For Rev. Rex Reyes, General Secretary of the National Council of Churches of the Philippines—or simply Padi Rex, as he is better known—partnership characterizes all that he is and all that he does. It is his celebration of peace and justice, which takes on myriad forms.
From filming food security messages with Archbishop Fred Hiltz, to sitting with the United Church of Canada Partner Council, to ecumenical preaching gigs, to working with the Primate’s World Relief and Development Fund strategic planning working group, Padi Rex finds his home in the church through local, regional, and international partnerships.
In Canada for a three-week visit, the Igorot priest from the Cordilleran mountains exudes impressive energy for social justice rooted in his Christian faith. Human rights, resource extraction, education, food security, gender justice, national and international politics, all find a home on Padi Rex’s theological radar. He is as well versed in Canadian federal politics as he is on youth engagement in the Episcopal Church in the Philippines.
At a gathering with Church House staff in early August, he stressed the importance of finding the distinctiveness of our Christian identity in service and prophetic action. “We are not just development workers, we are Christian development workers.” This, for Padi Rex, means reclaiming the language of the faith and the church long appropriated by secular and corporate voices. It also means constantly recalling the Gospel imperative to feed the hungry, offer water to the thirsty, and meet strangers and the imprisoned as Christ.
Padi Rex is among the most senior clergy in the Episcopal Diocese of Central Philippines. Though his current ministry as the first Anglican General Secretary of the National Council of Churches of the Philippines is ecumenical by definition, his earliest experiences of Christianity were far less so. He laughs when he recalls his shock in discovering churches outside the Anglican tradition when he moved to Manila as a young man.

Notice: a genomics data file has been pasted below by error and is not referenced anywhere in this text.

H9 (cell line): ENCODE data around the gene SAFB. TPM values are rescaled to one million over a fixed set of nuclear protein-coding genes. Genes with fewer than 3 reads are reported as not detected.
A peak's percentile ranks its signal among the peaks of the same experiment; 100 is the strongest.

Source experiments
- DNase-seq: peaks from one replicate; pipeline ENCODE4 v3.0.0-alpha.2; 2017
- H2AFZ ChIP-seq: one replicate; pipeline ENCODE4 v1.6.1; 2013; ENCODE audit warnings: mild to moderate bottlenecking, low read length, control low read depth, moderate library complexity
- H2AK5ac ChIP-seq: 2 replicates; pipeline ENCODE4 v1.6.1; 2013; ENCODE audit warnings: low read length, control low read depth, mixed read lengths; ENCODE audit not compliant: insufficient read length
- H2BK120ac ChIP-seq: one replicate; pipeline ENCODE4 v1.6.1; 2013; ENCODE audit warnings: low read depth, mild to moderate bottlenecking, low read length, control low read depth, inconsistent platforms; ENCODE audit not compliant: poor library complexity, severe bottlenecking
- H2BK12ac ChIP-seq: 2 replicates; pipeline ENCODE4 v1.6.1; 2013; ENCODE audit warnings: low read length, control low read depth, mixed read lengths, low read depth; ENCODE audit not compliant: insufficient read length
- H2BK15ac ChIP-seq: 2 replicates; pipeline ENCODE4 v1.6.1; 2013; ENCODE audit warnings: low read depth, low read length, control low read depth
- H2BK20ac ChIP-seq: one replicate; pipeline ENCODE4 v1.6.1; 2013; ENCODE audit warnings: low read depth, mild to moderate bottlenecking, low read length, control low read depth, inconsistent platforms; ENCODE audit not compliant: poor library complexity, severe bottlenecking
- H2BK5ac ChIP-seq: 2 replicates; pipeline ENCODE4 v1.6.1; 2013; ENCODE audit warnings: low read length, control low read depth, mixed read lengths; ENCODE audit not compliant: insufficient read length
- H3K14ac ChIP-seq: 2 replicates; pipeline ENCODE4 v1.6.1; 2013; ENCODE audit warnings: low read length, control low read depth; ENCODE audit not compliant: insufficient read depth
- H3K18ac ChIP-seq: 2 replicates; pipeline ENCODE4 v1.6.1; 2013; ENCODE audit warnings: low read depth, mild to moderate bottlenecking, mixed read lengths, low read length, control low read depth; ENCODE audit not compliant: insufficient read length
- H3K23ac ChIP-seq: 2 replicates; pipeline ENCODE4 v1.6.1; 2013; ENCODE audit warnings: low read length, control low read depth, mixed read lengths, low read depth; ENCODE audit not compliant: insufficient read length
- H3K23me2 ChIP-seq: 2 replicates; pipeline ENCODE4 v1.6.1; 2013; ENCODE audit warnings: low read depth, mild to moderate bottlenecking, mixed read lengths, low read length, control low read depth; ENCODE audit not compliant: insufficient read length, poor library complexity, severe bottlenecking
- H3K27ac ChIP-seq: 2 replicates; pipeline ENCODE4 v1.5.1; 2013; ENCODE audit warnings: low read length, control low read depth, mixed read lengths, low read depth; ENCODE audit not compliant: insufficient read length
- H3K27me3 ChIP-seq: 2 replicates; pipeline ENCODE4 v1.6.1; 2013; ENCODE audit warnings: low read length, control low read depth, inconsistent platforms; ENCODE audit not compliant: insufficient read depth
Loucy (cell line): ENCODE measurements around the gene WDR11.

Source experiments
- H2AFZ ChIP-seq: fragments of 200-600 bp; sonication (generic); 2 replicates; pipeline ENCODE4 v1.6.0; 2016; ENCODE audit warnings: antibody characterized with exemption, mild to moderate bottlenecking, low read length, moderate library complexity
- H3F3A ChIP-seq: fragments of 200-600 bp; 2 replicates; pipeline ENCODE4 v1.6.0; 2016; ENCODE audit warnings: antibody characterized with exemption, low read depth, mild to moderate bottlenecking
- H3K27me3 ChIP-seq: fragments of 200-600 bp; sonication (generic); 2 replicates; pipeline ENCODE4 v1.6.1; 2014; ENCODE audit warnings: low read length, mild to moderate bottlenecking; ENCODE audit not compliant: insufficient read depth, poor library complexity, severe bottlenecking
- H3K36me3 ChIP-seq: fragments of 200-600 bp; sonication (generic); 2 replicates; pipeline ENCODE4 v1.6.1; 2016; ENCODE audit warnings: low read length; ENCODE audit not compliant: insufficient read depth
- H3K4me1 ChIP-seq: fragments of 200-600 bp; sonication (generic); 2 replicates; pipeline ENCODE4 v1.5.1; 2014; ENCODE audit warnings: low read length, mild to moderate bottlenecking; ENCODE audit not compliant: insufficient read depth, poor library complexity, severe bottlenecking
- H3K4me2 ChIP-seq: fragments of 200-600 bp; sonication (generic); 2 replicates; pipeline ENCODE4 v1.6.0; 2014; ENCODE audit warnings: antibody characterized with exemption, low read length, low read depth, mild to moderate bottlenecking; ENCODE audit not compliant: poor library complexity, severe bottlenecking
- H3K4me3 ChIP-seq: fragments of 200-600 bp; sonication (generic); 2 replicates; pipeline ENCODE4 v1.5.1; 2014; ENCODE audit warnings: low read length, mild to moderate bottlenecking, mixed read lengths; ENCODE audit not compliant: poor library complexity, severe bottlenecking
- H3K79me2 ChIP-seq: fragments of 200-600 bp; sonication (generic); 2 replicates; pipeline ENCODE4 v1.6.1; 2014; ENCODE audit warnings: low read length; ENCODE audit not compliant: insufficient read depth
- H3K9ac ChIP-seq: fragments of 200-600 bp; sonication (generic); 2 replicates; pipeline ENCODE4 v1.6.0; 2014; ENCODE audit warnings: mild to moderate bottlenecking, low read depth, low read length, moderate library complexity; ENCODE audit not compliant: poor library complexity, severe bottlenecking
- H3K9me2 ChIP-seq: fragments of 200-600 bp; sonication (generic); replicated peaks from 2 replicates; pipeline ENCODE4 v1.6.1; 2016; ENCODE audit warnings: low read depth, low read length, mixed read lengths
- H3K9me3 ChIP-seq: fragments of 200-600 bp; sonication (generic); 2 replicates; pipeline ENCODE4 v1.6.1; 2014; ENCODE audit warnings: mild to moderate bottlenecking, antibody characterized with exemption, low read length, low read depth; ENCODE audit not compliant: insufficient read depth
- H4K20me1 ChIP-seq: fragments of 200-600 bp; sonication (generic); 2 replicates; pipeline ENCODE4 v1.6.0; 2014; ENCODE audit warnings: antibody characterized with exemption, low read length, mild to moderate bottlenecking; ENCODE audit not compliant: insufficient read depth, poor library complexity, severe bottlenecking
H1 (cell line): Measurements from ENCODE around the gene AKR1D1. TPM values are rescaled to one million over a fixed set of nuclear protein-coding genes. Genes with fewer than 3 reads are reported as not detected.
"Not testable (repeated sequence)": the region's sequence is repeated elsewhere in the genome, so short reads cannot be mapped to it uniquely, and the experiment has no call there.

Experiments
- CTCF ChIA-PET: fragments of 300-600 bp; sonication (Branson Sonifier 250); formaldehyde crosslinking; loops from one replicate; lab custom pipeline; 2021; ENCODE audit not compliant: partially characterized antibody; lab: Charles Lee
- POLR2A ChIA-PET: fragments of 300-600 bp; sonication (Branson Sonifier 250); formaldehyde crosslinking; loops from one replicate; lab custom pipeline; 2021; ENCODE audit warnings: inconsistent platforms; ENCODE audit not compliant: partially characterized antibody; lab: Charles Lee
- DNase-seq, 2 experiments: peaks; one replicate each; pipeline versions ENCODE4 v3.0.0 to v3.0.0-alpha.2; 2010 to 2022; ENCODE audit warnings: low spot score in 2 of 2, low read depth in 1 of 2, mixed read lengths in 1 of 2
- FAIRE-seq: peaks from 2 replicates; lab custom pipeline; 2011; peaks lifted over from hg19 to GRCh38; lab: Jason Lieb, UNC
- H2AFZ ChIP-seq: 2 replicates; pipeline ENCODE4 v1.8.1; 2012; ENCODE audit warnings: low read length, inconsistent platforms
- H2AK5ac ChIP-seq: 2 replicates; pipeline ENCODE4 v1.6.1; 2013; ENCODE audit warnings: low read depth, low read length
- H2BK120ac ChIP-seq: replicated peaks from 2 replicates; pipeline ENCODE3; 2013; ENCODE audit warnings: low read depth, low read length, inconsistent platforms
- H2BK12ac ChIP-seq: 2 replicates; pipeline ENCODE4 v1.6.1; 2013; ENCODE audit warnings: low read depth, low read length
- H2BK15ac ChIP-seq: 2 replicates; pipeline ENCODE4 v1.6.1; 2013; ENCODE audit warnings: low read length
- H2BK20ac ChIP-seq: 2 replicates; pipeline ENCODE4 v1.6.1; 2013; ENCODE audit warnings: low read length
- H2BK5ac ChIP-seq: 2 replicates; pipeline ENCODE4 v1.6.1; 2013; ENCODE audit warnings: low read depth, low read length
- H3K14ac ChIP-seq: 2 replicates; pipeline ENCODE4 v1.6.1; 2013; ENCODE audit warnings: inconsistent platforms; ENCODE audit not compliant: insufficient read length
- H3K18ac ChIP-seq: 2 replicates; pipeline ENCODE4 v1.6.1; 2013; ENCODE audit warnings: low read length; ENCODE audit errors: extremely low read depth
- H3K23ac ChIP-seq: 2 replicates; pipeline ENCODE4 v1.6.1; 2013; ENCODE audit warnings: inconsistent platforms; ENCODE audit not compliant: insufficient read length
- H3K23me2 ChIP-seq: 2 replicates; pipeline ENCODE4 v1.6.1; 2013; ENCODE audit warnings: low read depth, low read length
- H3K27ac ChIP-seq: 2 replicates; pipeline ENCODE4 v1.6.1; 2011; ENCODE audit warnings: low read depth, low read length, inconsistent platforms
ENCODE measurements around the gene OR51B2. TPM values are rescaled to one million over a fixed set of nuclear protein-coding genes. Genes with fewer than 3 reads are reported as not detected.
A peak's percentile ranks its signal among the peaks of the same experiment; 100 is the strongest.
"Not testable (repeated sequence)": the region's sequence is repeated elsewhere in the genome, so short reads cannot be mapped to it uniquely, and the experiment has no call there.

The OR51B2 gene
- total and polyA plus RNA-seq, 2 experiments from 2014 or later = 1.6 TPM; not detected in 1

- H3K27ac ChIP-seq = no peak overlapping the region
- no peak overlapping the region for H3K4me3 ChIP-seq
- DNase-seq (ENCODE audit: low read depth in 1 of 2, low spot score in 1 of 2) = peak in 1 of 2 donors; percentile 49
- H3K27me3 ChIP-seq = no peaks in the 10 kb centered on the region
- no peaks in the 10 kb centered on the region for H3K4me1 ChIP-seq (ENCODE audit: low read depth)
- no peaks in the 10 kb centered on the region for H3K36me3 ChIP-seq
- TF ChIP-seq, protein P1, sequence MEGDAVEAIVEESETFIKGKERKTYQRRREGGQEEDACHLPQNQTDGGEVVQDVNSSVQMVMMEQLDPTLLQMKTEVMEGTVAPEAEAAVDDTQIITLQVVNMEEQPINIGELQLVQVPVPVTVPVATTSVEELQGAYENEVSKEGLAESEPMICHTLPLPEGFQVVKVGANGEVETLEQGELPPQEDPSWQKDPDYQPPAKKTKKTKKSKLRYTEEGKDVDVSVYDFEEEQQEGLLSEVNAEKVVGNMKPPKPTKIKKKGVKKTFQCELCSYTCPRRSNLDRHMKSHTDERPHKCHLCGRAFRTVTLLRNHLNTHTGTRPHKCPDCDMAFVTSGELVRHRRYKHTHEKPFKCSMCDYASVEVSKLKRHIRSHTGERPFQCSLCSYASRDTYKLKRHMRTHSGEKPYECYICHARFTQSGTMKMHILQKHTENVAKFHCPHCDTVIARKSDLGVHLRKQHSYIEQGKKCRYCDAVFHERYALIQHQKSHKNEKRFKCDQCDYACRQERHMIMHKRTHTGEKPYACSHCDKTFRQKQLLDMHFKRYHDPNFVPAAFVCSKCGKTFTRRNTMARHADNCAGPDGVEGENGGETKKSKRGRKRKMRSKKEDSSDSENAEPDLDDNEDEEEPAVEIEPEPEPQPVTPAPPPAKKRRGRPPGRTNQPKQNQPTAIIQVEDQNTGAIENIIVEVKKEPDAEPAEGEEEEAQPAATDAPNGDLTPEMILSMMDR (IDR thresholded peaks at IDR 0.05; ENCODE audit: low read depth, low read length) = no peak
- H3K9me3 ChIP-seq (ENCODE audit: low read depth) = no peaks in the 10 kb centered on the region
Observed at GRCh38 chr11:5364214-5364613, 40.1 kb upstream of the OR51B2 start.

On his way to the top post at the NCCP, Padi Rex served the Anglican church in an array of ministries. He was an alter boy as a child, and later an ecumenical officer and provincial secretary. He even church planted a congregation within a poor urban community—Fairview Episcopal Resurrection Church—that still thrives as a hub for young Christians.
Seven years into his time as General Secretary, Padi Rex is increasingly grateful for inheriting a council with strong commitments to human rights, peace, and justice grounded in global partnerships. He names PWRDF and the United Church of Canada as two of the earliest and strongest relationships with the church and people of the Philippines.
The Philippines and Canada, he reflects, are bonded in a struggle for the conservation of the Earth, especially in the presence of Canadian mining companies on Philippine land. In these trans-Pacific connections, the Spirit moves, “We are in this together. In partnership we realize our common humanity and our dependence on God.”
Back at his desk in Quezon City, Padi Rex has a powerful reminder that partnership—and solidarity and sacrifice—must transcend what we can accomplish in this time and place.
In the shape of a simple cross, he has assembled the names and death dates of the 196 activist victims of extra judicial killings since the current government came to power. At the centre of this montage sits a candle to illuminate the witnesses to all conversations that take place in this space. “They will listen to us and convey to us their unfinished hopes,” Padi Rex reflects. With that closing thought, he returns his focus to Canada and is off to meet our co-ordinator for ecumenical and interfaith relations—always forging new pathways for new partnerships.
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